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SDSU offers gender-affirming therapy and pre-exposure prophylaxis

The+Calpulli+Center+provides+health+services+to+SDSU+students.
The Calpulli Center provides health services to SDSU students.

The Calpulli Center provides health services to SDSU students.

file photo

file photo

The Calpulli Center provides health services to SDSU students.

by Jasmine Bermudez, Senior Staff Writer

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For the first time, San Diego State Student Health Services can prescribe a pre-exposure prophylaxis and gender-affirming therapy to patients.

Truvada for pre-exposure prophylaxis is medication that, along with the practice of safe sex, lowers the chance of high-risk individuals contracting HIV.

SDSU Student Health Services Director Cynthia Cornelius said students can get a 90-day supply of the medication at each visit every three months. She said students are told of side effects while they are on PrEP and are recommended to get HIV tested every three months.

Cornelius said the medication is generally well tolerated and side effects are mild and usually go away after a few weeks of taking it.

SDSU physician Dr. Lee Wessel said gender affirming therapy supports transgender persons in bringing their bodies into alignment with their gender identity.

In addition to hormonal therapy, we provide prescription medication for gender affirming therapy, said Wessel.

“For instance, spironolactone which is a diuretic is used to help block the effects of testosterone in transgender women, making the estrogen they take more effective,” said Wessel.   

Cornelius said her staff looks for health issues that would preclude patients from taking the medication. When someone decides to take it,  they are given a consent form to sign which goes through consequences of taking the hormone-related therapies.

“It is important to let people know how long it takes to get those benefits so they are not disappointed,” Cornelius said. “It could take three months to a couple years depending on which benefit the patient is wanting.”

Cornelius said her staff has been trained by SafeZones@SDSU to care for students who are seeking treatment.

“We are an open and accepting community and we want Student Health Services to have something to offer every student on campus,” Cornelius said.

The Pride Center Coordinator Christopher Lujan said because the LGBT+ community is a marginalized group that suffers from oppression, sometimes it is hard for LGBT+ students to go into health services and counseling and psychological services. He said the treatments and trainings are a step towards making SDSU more inclusive community.

The SafeZones certification lets them know they can be open about who they are and know that they wouldn’t be put in a situation that is unsafe for them, Lujan said.

“It holds true to our top 30 distinguishing title and is amazing that our health services department is doing so much to engage and connect with the LGBTQ community and that they have taken the steps to build knowledge around it,” he said.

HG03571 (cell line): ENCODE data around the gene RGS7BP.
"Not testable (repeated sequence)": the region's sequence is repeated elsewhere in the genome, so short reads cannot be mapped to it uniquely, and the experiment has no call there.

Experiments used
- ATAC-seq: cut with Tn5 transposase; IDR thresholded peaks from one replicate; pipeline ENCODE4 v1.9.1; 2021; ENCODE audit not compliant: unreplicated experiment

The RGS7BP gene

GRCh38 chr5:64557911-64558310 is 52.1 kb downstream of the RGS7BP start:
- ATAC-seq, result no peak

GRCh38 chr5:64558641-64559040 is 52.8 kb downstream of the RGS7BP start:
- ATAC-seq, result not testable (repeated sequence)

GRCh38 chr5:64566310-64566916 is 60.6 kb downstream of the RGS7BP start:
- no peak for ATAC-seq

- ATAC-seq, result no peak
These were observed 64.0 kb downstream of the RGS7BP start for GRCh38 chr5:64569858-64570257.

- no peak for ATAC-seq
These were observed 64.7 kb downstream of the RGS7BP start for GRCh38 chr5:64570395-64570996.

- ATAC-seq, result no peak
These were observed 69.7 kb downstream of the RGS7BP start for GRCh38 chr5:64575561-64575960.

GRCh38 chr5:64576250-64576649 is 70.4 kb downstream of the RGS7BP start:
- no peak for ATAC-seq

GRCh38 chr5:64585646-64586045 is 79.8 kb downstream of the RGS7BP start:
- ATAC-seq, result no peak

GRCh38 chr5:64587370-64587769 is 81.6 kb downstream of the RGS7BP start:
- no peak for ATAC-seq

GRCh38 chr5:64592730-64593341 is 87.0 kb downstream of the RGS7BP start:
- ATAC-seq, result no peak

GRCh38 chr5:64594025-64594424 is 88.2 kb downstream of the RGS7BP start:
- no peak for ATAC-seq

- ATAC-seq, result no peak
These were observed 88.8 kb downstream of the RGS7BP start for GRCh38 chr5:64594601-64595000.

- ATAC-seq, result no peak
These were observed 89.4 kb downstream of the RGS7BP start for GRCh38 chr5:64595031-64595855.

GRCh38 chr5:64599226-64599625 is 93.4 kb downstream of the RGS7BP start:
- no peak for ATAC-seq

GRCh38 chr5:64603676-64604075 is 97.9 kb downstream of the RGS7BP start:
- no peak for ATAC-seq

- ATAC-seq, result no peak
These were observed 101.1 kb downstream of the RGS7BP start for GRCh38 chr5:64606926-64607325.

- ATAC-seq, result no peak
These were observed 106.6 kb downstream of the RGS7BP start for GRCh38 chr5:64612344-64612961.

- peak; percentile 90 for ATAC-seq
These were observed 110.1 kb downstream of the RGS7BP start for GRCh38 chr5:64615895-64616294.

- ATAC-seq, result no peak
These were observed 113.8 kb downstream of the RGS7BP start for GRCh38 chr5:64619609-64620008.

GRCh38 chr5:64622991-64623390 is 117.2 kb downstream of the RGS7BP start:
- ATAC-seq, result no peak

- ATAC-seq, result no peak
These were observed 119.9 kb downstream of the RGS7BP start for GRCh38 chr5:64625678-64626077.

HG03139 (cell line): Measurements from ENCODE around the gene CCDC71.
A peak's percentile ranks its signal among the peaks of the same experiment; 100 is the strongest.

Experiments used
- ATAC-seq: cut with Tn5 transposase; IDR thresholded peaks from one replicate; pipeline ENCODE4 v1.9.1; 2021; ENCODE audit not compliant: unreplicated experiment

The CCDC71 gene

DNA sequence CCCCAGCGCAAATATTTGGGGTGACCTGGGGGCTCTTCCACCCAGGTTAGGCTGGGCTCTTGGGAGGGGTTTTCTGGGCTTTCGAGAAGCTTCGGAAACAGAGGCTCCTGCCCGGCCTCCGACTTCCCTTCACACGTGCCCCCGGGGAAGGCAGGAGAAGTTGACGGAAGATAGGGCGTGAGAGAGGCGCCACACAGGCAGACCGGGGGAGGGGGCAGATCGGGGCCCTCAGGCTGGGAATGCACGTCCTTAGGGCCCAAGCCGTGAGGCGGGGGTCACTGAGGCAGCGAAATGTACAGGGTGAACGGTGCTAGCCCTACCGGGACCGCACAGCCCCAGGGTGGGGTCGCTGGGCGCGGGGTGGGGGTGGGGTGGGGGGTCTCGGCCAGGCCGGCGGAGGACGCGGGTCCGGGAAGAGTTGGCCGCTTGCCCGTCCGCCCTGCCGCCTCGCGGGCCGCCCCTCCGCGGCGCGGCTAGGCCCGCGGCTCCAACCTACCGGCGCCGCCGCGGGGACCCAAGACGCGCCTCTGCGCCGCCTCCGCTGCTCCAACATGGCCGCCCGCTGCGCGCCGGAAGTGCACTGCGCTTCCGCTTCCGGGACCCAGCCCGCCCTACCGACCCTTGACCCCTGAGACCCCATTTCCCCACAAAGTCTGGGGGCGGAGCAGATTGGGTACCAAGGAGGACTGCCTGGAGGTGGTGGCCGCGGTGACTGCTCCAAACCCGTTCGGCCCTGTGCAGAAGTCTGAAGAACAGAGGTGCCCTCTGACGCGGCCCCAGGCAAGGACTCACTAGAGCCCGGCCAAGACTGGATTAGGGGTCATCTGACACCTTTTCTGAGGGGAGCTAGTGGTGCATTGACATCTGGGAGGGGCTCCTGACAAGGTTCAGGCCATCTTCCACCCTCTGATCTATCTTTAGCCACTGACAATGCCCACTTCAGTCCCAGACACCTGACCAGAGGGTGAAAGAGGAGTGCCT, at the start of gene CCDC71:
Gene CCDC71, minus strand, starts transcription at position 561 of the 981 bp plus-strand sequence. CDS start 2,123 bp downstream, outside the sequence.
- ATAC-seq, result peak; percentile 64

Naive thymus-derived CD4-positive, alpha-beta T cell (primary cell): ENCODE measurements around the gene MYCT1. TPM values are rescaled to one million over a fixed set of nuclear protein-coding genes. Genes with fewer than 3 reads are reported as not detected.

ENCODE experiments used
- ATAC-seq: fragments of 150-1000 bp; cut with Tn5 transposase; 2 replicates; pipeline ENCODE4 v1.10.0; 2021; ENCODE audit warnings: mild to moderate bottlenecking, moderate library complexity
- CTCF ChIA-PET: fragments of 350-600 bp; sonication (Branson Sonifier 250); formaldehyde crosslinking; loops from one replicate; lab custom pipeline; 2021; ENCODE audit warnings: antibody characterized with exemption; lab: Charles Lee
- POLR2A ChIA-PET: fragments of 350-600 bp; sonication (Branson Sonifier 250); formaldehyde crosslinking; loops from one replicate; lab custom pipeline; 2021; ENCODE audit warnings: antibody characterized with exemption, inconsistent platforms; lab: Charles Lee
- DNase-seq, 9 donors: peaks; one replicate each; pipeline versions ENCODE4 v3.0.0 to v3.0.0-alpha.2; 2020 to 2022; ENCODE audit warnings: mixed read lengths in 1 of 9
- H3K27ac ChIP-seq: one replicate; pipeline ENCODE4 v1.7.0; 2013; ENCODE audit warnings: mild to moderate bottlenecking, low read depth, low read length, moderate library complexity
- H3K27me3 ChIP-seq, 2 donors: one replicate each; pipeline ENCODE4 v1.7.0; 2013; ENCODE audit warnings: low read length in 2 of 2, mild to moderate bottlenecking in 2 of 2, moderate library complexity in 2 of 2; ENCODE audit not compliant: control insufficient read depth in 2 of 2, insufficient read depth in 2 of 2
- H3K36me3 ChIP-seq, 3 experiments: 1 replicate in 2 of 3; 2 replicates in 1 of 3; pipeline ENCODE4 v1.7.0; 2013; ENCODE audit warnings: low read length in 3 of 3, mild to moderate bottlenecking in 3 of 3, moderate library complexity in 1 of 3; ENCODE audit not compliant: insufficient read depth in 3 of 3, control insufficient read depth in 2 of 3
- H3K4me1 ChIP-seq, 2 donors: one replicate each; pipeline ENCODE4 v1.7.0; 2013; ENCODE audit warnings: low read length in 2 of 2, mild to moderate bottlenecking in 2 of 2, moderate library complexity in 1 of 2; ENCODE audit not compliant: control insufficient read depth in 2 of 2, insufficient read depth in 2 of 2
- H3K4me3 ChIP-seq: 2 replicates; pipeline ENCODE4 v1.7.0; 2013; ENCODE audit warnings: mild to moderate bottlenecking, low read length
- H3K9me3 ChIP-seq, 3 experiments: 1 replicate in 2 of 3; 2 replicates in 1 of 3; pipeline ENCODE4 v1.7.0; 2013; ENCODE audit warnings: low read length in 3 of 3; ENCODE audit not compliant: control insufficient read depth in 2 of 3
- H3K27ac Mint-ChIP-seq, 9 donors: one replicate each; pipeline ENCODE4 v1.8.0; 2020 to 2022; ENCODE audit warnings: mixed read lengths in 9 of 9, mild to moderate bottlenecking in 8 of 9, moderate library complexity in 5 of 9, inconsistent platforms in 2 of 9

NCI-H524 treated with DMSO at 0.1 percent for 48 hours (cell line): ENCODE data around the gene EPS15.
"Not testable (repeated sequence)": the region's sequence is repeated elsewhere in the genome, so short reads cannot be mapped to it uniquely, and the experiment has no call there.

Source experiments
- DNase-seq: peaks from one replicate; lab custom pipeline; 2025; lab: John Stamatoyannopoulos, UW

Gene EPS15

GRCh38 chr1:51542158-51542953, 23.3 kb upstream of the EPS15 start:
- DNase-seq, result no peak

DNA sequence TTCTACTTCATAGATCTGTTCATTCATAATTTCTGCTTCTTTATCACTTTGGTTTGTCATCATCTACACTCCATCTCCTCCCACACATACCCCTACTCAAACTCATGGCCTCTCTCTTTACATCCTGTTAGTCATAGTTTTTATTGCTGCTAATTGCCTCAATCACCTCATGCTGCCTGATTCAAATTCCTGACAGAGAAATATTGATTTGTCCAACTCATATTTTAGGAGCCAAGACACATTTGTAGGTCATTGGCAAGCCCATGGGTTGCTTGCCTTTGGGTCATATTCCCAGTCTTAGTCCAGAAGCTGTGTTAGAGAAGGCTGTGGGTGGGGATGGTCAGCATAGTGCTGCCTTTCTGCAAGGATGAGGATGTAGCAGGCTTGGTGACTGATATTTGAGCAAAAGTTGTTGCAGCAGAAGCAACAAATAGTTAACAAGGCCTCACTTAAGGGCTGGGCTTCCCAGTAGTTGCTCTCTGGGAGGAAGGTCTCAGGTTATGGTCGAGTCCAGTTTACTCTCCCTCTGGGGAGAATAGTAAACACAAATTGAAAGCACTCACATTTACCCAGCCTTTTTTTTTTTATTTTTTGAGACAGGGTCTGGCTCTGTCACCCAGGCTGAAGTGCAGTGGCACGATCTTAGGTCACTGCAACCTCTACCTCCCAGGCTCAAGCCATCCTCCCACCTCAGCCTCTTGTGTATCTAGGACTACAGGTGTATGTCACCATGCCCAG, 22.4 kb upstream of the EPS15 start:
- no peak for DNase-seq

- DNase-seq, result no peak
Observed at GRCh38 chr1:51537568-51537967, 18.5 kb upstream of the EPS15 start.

Lujan said there is a lot of excitement coming from students when they talk about PrEp and gender affirming therapy being available on campus.

A student, who will not be identified due to the sensitivity of the topic, said he is receiving PrEP at SDSU Health Services and is having a great experience.

“One thing I would say was unique about my experience was everything was conveniently located in one building on campus,” he said. “My testing, counseling, and all other appointments were all within minutes of each other.”

Pride Center Assistant Alexander Ramirez said he helped a nervous student call and make an appointment for gender affirming therapy. He said the process is much easier than it would be outside of campus.

“Student Health Services was extremely friendly and helpful,” he said. “They really understood the student and went with the conversation as normally as possible.”

Cornelius said Health Promotions helps patients with the patient assistance program if their insurance doesn’t cover the medication or if they have a large program.

“Trivada is very expensive, if you are paying out of pocket it is about $800 a month,” she said. “It is covered by most insurances but we also did research on what patient assistance programs students can utilize when a student doesn’t have insurance.”

Wessel said since gender affirming therapy at Student Health Services is hormonal therapy and not surgeries or procedures, the prescriptions are fairly inexpensive at the Calpulli Center pharmacy. He said they range anywhere from $10 to $25 per month.

“We did a lot of work to prepare for this so I want as many people as possible to benefit from the labor,” Cornelius said.  “It was a labor of love.”

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